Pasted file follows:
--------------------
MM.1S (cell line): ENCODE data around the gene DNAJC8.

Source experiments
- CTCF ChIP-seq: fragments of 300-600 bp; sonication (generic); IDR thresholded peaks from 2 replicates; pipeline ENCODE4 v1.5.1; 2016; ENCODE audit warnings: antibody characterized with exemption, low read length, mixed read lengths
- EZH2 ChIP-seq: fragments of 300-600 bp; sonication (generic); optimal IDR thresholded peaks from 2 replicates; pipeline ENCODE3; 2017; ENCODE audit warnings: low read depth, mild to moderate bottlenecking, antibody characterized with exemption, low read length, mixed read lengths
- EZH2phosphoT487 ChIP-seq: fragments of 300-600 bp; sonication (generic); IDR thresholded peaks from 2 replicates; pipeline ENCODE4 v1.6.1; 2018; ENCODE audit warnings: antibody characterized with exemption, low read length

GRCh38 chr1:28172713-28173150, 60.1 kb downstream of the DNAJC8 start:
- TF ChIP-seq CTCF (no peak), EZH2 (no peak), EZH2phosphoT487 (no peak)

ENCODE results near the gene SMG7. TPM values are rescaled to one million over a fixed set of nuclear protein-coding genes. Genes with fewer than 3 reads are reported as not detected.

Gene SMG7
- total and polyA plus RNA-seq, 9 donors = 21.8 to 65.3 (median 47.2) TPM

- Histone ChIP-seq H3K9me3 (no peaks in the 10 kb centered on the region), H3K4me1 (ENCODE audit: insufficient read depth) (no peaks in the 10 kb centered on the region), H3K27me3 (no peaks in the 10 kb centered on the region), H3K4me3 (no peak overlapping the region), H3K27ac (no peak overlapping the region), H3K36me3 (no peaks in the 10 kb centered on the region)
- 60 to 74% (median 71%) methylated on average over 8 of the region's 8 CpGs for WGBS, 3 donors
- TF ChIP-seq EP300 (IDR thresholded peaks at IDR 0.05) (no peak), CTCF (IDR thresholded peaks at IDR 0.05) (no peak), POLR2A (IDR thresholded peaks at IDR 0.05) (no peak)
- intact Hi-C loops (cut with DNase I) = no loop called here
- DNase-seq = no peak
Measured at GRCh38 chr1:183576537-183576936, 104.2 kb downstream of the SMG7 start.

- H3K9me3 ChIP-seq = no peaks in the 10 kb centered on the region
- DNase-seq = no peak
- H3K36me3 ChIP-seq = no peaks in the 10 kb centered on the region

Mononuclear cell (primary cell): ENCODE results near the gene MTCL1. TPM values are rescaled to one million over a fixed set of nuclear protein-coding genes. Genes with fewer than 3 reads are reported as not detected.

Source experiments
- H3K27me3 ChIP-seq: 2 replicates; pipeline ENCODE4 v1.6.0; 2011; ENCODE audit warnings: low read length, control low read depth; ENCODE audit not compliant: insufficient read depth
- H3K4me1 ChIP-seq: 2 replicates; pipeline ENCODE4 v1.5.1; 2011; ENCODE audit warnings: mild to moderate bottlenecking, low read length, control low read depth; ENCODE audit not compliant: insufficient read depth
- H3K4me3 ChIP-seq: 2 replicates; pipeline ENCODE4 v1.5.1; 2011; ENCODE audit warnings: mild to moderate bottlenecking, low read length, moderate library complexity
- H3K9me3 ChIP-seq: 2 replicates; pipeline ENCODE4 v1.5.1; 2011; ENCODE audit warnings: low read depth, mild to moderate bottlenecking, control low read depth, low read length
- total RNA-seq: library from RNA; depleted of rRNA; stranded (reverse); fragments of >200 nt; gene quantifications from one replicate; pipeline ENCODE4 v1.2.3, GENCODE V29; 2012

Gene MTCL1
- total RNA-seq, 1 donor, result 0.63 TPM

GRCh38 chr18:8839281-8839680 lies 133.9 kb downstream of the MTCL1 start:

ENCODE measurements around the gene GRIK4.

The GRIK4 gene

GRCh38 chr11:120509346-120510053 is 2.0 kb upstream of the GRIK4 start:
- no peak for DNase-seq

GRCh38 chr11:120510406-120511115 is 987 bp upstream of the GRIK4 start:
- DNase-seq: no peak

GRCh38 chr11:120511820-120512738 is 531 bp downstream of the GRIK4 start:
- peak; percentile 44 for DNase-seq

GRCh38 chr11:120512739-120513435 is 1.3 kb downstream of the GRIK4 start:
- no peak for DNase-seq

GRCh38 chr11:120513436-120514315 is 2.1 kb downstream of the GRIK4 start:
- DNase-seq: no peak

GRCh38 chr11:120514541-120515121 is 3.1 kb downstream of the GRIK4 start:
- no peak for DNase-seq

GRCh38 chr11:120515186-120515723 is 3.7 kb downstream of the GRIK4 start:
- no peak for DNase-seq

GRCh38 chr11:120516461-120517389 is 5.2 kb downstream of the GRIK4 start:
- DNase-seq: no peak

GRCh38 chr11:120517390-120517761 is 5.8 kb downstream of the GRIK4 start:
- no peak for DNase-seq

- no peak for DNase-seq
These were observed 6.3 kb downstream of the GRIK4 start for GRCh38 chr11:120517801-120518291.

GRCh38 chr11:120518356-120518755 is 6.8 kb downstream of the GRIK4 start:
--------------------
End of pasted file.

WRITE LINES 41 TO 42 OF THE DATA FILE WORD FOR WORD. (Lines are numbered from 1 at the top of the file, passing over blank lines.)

- DNase-seq: no peak

GRCh38 chr11:120514541-120515121 is 3.1 kb downstream of the GRIK4 start: